After over 16 years of no updates, the World Health Organization (WHO) finally updated its air quality guidelines including its recommended limits for one of the world’s biggest killers, PM2.5 air pollution. The WHO lowered their recommended annual limit of PM2.5 pollution by half, from 10 micrograms to 5 micrograms.
At Smart Air, we previously discussed why the WHO PM2.5 guidelines are unsafe because there is a lot of research showing PM2.5 is deadly at far lower levels.
Why the WHO Updated Its Air Pollution Guidelines
First, let’s look at what was wrong with the previous WHO recommended safe air pollution levels. The WHO air pollution guidelines were last updated in 2005. Since 2005, there have been many major new findings on the effects of air pollution on our health. These findings include strong links of higher mortality and cardiovascular rates at pollution levels below the recommended limits. We have also learned much more about how pollution affects infertility, new born’s health, and brain health.
During the years of 1987 to 2005 (in which the WHO made two revisions to their guidelines), there were approximately 130,000 studies on the effects of air pollution on our health.
Since the WHO’s last update of their air quality guidelines in 2005, there have been 177,000 new studies.
At the time of the last update, the known effects of air pollution were vastly underestimated. The recommendations were long due for an update to reflect the new research.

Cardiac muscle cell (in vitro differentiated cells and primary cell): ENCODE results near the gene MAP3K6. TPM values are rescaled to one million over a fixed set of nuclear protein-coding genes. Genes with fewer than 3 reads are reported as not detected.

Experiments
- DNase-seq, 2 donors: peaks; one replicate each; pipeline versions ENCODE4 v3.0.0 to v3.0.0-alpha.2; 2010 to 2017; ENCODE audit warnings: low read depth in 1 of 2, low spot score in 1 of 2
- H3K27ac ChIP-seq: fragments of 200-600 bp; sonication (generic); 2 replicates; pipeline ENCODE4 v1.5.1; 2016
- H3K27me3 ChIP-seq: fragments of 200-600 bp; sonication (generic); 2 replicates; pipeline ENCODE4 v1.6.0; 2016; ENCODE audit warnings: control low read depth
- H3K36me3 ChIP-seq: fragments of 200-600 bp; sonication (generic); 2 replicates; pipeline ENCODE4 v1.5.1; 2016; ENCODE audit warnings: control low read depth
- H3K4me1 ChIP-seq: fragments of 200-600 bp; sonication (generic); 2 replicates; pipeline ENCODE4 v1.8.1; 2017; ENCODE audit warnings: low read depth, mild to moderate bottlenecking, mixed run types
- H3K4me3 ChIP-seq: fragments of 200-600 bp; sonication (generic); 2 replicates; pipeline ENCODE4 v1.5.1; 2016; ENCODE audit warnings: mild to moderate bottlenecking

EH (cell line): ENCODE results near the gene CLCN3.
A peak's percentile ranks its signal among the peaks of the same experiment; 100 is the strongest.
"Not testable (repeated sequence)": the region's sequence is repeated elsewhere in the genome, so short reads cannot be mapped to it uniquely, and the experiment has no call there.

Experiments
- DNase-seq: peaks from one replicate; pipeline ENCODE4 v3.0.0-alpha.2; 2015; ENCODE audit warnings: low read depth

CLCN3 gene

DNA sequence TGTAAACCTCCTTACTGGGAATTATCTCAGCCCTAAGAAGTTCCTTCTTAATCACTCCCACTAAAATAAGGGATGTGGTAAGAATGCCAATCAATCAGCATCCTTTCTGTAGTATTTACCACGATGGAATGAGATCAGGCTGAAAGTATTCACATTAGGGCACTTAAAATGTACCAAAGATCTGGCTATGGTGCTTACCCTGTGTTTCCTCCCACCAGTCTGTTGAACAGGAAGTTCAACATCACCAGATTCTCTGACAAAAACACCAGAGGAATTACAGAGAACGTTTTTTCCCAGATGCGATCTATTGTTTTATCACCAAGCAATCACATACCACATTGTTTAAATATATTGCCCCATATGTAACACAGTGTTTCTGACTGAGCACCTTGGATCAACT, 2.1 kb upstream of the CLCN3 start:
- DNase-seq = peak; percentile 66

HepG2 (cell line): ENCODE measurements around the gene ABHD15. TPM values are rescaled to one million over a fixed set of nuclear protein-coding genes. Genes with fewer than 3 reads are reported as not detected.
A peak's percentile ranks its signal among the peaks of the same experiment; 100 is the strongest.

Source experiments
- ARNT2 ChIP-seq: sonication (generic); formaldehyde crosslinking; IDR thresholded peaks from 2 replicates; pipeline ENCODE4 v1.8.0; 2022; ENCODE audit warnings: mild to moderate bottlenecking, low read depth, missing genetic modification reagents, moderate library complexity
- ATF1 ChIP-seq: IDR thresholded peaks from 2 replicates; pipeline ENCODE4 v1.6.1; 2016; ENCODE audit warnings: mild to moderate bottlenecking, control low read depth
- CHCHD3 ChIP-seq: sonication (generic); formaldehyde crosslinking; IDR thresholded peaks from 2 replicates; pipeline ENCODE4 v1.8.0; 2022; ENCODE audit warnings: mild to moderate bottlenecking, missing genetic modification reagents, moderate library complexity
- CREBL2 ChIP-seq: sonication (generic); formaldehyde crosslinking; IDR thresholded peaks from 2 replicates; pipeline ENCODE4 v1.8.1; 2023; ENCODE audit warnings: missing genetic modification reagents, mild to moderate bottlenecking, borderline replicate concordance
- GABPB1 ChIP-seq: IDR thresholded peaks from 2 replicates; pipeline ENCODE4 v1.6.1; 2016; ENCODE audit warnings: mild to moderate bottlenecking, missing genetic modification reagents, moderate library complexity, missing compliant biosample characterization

What is New in the Updated WHO Air Quality Recommendations?
The WHO updated its air quality recommendations by lowering the annual PM2.5 limit from 10 to 5 micrograms, and the 24 hour PM2.5 limit from 25 to 15 micrograms.
Based on new research since the last update in 2005, the WHO lowered six of their recommendations including PM2.5. The limit for one pollutant, sulfur dioxide, actually increased two-fold.
Since 99% of the world’s population lives in places where the WHO safe air guidelines are not met and many countries are far from reaching these goals, the WHO created interim targets. These interim targets are more achievable for countries that are far above the levels, yet reductions to these levels would still result in a significant reduction in disease. The new guidelines also offer additional recommendation levels, such as for peak season O₃ and 24-hour NO₂ and CO.
|Pollutant||Averaging Time||2005 AQGs||2021 AQGs|
|O3 μg/m3||Peak Season#||–||60|
|SO2 μg/m3||24 Hour*||20||40|
|CO, mg/m3||24 Hour*||–||4|
|* 99th percentile (i.e. 3–4 exceedance days per year). # Average of daily maximum 8-hour mean O3 concentration in the six consecutive months with the highest six-month running- average O3 concentration. Note: Annual and peak season is long-term exposure, while 24 hour and 8 hour is a short-term exposure|
Are the New Updated WHO Recommended Safe Air Quality Limit Actually Safe?
It is good to see the WHO updating their air quality guidelines. But in reality, there is actually no “safe level” of air pollution. Even small amounts of particulate pollution increase your risk of various diseases and death. Giving “safe level” recommendations for air pollution can give people a false sense of safety.
In fact, research shows that pollution at low levels has the greatest impact on our bodies.
As we now know, particulate pollution is similar to lead in that there is no safe level of intake. Even low levels can be consequential to your health. The WHO has emphasized this when discussing safe levels of lead intake and in their lead guidelines.